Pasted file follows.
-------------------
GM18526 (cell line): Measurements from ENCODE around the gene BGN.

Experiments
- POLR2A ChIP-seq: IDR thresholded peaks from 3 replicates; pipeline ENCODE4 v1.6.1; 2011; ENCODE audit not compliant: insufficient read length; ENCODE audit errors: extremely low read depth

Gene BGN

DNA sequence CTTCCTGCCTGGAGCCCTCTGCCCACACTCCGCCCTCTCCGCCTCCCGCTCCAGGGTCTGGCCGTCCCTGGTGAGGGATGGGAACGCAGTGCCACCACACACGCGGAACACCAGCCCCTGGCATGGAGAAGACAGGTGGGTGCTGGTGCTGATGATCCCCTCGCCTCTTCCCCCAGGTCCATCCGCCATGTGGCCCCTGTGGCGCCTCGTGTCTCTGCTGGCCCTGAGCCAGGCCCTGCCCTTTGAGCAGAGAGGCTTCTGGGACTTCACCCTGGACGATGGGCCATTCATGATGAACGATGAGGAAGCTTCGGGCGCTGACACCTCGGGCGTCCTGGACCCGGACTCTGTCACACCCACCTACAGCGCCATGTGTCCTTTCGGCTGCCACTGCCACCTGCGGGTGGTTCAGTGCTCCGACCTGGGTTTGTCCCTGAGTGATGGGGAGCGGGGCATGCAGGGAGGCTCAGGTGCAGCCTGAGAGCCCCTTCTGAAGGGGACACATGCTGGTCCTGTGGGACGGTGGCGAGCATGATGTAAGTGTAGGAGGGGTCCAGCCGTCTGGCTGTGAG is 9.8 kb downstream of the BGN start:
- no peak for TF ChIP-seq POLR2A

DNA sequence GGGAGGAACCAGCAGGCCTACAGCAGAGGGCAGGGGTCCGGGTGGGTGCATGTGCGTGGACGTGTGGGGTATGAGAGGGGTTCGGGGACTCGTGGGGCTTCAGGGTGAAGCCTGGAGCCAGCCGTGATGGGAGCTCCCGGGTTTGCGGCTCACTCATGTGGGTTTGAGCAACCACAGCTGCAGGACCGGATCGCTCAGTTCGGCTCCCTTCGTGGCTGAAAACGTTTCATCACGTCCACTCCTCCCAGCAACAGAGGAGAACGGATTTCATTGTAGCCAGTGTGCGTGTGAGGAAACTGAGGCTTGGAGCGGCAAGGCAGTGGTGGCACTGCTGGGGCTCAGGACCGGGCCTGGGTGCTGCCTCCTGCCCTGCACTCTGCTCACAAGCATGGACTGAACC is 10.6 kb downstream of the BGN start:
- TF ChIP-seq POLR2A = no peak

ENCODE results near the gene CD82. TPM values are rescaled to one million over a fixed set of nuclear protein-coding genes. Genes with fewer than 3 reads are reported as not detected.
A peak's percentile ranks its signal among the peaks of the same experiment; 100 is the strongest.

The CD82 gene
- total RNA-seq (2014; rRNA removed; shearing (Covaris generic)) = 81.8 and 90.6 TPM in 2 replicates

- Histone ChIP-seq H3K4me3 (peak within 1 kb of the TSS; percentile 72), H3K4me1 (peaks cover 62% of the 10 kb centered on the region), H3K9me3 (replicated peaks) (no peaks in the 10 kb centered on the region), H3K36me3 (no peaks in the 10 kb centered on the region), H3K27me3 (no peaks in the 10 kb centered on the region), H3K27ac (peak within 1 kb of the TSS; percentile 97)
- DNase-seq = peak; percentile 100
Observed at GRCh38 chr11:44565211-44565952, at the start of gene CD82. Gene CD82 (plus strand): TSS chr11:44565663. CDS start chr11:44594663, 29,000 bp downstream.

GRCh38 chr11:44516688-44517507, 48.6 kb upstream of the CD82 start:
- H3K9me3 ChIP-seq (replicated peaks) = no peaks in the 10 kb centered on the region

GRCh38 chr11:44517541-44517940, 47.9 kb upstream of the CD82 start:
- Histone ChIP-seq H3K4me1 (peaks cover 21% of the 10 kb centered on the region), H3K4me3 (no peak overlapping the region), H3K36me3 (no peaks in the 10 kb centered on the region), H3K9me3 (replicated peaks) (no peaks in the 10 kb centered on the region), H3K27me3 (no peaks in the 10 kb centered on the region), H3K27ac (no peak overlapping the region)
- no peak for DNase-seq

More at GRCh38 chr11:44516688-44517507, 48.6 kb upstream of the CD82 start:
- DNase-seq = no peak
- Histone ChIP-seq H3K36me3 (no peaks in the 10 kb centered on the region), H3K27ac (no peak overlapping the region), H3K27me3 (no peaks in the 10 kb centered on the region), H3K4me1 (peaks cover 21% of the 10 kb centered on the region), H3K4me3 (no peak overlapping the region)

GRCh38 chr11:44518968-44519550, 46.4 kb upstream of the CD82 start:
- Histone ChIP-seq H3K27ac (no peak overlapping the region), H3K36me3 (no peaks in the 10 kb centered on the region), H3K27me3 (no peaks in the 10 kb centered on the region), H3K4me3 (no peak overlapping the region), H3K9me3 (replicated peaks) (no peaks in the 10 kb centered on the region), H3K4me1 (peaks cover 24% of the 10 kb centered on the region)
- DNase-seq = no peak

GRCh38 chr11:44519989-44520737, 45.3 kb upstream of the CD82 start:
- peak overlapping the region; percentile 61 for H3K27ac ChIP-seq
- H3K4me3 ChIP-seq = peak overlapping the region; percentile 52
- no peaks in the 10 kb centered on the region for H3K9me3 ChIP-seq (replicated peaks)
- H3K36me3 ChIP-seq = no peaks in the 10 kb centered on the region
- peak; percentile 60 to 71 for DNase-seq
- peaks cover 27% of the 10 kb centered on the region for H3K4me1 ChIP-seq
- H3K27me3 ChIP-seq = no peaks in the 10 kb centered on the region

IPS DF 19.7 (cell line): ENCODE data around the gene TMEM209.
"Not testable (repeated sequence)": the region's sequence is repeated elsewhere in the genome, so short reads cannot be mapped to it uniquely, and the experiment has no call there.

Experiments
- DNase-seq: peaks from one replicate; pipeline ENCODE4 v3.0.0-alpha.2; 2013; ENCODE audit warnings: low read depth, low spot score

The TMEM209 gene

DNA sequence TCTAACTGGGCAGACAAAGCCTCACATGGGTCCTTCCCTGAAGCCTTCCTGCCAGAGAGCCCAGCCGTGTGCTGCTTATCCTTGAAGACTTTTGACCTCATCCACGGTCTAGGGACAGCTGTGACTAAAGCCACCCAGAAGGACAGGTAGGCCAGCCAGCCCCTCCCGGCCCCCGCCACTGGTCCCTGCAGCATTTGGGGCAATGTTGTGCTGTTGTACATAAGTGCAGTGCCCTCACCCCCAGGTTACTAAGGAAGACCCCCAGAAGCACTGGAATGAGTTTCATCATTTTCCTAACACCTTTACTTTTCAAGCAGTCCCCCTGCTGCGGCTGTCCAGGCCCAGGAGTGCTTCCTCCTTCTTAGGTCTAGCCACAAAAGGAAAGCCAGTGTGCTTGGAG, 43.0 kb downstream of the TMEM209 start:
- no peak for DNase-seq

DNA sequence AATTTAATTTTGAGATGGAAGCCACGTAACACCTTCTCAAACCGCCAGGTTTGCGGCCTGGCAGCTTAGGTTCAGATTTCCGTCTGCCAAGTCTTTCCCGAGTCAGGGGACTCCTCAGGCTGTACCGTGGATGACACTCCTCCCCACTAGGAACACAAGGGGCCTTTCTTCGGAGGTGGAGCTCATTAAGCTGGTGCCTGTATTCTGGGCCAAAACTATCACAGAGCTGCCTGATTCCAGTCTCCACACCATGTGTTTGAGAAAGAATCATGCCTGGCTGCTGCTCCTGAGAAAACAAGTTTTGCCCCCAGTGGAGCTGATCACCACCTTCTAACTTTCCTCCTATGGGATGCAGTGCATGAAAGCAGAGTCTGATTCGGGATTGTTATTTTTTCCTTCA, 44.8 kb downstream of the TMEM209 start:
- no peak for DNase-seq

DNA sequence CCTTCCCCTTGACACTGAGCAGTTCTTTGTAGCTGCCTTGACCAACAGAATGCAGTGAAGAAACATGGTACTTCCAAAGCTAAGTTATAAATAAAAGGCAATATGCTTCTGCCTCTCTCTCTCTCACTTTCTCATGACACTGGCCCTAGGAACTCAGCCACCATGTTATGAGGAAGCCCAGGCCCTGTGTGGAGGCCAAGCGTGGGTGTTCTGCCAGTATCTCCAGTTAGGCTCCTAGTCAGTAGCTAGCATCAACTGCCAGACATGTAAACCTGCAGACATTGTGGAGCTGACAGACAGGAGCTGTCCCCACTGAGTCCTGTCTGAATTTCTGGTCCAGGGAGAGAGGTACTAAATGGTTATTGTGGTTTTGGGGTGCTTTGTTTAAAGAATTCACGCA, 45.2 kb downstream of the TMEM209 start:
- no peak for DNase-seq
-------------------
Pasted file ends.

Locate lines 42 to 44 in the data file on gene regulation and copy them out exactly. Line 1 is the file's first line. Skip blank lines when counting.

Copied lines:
DNA sequence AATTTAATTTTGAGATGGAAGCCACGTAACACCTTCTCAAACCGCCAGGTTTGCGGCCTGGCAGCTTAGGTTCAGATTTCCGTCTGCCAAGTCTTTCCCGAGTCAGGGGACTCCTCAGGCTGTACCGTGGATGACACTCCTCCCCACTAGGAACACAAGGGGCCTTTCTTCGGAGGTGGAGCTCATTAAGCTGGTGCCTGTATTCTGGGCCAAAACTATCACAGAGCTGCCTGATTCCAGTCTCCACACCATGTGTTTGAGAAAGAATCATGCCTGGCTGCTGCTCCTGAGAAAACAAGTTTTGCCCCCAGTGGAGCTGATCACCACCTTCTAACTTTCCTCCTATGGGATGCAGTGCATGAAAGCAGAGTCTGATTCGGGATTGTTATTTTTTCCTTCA, 44.8 kb downstream of the TMEM209 start:
- no peak for DNase-seq

DNA sequence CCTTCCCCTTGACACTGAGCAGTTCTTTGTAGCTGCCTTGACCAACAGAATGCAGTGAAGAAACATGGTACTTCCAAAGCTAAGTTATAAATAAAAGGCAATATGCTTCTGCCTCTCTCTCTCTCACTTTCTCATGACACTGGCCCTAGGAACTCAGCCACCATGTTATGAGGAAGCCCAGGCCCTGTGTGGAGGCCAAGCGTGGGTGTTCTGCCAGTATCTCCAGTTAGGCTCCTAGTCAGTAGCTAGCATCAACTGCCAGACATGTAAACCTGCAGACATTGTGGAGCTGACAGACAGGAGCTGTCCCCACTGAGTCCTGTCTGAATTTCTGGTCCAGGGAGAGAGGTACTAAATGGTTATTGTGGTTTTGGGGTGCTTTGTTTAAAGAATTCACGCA, 45.2 kb downstream of the TMEM209 start: